After the product or brand is established and sales figures increase, the advertisements should become profitable in the maturity phase with regard to the ACoS in order to generate profits with them.
In order to “defend” its brand/product from competition, Product Display Ads can also be placed on a competitor’s product detail page under the buy box.
In addition, keywords of the competition, such as its brand name, can be included in the own keyword set.
If the market is saturated, sales of the product are declining sharply and no product relaunch is planned, special attention should be paid to ensuring that the advertisements remain profitable.
Bids and budgets can remain the same or be reduced to continue making profits.
You can also try to pursue an aggressive strategy with high bids and budgets in order to get the few interested parties for the “expiring” product before the competition.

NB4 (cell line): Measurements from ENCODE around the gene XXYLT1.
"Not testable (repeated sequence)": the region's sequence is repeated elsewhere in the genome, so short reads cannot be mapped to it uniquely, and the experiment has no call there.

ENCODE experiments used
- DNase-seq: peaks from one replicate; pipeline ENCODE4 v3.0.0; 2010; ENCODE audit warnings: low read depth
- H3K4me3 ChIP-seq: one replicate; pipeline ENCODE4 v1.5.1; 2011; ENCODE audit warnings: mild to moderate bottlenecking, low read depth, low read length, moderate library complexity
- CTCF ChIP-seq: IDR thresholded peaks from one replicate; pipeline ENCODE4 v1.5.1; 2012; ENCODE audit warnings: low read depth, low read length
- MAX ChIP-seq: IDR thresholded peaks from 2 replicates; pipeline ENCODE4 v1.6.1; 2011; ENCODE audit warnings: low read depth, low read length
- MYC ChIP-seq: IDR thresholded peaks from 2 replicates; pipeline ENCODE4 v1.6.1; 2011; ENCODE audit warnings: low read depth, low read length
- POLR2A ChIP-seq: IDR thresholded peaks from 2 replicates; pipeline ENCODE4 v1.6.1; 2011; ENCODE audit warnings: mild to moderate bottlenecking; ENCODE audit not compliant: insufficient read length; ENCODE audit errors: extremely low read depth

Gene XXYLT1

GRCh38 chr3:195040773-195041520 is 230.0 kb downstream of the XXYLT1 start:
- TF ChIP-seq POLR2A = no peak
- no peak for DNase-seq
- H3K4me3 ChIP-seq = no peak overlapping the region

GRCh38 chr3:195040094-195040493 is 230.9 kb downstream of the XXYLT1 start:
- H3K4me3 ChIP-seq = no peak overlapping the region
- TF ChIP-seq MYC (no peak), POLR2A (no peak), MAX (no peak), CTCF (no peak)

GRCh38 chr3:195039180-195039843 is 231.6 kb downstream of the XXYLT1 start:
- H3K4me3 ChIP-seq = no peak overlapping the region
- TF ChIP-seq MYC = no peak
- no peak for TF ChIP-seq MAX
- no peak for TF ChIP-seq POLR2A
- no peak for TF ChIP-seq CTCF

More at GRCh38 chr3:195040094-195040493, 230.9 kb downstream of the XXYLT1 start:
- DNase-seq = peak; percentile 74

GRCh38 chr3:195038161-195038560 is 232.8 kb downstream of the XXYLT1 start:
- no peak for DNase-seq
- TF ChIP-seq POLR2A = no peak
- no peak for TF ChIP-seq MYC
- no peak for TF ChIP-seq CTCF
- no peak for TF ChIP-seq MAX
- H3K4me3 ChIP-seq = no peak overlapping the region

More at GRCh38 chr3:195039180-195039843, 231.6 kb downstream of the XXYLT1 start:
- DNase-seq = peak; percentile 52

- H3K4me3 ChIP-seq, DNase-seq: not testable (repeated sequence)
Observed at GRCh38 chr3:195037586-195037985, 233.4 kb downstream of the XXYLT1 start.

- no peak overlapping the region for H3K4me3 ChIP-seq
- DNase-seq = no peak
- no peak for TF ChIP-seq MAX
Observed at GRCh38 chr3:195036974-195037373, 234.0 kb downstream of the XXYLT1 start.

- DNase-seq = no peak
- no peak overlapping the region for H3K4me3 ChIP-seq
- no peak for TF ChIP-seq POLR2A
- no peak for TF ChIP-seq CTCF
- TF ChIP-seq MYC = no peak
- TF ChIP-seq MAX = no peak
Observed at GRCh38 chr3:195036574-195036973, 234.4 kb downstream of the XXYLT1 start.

Create a meaningful campaign structure
Advertisements on Amazon can be created by different structures.
Each structure consists of campaigns, ad groups, match types and keywords or targets.
Advertisers can choose whether they want to create a separate campaign for each ad group or combine several ad groups in one campaign.
The goal is to find a structure that is both easy to set up and easy to manage in the future.
We recommend that you create a campaign for each ad group.
This means that four campaigns are created per product: one automated and three manual campaigns.
The third manual campaign should contain only ASINs of competing products.
So your product will be displayed on their product detail pages. Amazon introduced this possibility at the beginning of the year.